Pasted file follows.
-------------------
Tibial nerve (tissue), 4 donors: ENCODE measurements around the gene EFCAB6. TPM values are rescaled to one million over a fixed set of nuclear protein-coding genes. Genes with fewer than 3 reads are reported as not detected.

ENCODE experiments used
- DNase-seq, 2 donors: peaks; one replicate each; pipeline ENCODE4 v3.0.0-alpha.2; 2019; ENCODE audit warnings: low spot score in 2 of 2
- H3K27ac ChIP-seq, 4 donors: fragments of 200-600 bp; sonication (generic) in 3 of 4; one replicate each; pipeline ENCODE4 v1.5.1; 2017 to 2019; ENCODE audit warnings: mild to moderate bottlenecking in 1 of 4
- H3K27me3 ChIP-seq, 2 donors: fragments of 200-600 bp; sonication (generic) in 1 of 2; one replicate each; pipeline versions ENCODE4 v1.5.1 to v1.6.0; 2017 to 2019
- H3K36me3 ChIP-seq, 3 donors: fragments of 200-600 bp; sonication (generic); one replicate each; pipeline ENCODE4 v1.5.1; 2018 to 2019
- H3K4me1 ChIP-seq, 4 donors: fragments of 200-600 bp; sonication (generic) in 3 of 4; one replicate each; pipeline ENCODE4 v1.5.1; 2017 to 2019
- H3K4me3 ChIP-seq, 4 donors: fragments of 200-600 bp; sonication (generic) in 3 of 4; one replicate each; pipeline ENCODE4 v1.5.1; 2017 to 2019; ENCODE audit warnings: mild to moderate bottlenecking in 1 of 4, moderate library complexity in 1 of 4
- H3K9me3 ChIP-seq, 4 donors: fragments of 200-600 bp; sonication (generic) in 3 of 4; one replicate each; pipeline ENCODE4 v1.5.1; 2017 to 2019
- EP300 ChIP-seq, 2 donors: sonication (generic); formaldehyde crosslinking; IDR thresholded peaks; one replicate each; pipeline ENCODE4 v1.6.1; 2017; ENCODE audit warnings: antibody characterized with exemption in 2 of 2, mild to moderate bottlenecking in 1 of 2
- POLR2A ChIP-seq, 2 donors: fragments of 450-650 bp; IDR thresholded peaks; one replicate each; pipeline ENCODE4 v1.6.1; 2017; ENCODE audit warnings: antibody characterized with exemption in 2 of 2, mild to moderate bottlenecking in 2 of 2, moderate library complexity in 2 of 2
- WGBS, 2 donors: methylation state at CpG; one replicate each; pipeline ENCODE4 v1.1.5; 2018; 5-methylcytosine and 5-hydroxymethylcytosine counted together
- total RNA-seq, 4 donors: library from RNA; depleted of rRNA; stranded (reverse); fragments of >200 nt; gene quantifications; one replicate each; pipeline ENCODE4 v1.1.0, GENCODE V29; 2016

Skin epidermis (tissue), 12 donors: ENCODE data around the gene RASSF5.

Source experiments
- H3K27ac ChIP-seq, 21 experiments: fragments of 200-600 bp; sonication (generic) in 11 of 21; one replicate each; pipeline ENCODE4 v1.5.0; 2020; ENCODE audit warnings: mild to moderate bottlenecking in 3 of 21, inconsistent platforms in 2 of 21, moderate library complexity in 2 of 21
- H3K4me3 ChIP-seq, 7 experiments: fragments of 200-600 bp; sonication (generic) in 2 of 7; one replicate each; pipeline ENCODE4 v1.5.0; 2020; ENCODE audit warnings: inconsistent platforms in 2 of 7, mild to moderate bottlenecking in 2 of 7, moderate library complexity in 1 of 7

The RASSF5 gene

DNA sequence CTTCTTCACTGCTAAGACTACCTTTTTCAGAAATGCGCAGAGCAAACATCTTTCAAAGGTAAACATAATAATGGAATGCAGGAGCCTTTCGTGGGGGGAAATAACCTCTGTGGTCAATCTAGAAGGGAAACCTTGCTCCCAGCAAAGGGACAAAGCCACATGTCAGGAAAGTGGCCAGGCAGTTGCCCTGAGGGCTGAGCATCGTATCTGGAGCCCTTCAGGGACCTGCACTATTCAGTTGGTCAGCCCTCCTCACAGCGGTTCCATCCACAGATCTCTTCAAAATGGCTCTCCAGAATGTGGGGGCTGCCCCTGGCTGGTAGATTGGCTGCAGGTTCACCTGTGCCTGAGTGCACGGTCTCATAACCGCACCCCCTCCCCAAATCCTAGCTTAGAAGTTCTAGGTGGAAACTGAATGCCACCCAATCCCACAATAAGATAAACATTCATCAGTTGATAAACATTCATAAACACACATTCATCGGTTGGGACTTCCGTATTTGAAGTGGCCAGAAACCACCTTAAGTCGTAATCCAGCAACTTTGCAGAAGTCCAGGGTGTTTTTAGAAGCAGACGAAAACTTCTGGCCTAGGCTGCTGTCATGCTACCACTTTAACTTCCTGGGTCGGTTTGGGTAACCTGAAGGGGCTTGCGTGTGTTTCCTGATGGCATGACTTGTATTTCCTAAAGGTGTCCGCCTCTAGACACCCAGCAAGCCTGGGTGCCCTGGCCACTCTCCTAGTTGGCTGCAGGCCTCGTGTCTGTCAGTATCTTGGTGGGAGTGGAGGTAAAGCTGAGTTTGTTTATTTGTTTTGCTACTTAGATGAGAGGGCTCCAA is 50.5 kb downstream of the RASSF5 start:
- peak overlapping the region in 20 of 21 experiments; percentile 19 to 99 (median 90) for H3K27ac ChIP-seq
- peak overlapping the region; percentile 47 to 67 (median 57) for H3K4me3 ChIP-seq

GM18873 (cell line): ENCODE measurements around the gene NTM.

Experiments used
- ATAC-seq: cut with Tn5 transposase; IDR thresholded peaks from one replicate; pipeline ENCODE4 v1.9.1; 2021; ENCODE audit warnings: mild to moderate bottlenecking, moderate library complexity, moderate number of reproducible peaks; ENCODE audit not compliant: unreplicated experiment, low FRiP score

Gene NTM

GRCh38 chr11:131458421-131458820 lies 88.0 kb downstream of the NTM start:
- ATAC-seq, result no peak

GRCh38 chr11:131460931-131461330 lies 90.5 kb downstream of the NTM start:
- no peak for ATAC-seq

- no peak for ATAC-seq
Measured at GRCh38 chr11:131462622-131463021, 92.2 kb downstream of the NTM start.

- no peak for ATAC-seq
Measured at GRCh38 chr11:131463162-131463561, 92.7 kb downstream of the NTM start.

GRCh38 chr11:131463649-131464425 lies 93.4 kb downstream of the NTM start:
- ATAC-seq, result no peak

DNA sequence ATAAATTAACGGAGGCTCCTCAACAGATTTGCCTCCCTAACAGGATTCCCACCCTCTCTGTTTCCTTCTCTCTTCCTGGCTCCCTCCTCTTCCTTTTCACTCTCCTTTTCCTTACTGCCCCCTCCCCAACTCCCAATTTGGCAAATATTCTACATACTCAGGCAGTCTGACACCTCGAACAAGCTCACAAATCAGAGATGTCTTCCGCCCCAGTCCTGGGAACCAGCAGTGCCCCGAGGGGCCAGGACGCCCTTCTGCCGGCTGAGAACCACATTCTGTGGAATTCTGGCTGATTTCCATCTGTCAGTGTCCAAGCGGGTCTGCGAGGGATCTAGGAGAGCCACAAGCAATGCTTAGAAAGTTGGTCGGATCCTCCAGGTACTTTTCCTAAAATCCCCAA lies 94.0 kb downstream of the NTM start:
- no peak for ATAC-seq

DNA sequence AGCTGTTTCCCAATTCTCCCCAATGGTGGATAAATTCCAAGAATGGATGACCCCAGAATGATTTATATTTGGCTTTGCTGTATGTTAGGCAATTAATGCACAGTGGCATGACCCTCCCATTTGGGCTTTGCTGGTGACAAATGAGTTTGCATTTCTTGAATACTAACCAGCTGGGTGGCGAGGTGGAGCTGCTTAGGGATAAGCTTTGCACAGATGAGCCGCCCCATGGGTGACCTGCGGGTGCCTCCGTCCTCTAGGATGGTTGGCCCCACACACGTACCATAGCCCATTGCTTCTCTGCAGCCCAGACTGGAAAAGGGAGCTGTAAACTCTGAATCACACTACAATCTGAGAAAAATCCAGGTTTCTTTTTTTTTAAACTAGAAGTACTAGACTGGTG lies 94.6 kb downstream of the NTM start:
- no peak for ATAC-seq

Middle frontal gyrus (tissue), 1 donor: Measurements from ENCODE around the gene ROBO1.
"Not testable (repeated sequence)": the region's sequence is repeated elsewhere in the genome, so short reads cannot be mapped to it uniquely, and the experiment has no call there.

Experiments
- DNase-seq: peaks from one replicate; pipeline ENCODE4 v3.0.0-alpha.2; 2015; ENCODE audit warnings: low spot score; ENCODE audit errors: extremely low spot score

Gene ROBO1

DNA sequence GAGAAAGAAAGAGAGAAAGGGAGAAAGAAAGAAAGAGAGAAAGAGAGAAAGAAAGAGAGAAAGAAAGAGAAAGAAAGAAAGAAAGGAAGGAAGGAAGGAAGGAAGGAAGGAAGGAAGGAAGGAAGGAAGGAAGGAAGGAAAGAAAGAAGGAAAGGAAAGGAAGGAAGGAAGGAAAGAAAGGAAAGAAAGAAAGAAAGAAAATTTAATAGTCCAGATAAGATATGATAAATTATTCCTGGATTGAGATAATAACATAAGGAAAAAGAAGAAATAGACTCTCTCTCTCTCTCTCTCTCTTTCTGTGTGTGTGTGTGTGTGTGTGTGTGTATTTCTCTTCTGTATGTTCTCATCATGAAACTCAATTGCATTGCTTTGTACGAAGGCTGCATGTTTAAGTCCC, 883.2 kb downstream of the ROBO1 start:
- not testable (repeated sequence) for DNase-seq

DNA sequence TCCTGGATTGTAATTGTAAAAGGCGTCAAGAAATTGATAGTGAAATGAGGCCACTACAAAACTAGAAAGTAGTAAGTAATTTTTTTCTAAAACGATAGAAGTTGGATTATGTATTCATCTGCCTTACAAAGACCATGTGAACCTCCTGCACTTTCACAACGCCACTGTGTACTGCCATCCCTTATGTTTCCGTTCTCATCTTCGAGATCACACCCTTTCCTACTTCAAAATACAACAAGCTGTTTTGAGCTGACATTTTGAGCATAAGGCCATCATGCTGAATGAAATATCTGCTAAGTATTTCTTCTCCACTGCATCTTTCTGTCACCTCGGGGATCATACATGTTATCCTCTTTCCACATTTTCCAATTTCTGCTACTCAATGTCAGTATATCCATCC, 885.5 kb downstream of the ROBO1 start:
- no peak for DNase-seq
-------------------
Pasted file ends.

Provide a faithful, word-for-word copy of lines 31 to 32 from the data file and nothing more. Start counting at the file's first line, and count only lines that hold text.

Measured at GRCh38 chr11:131462622-131463021, 92.2 kb downstream of the NTM start.

- no peak for ATAC-seq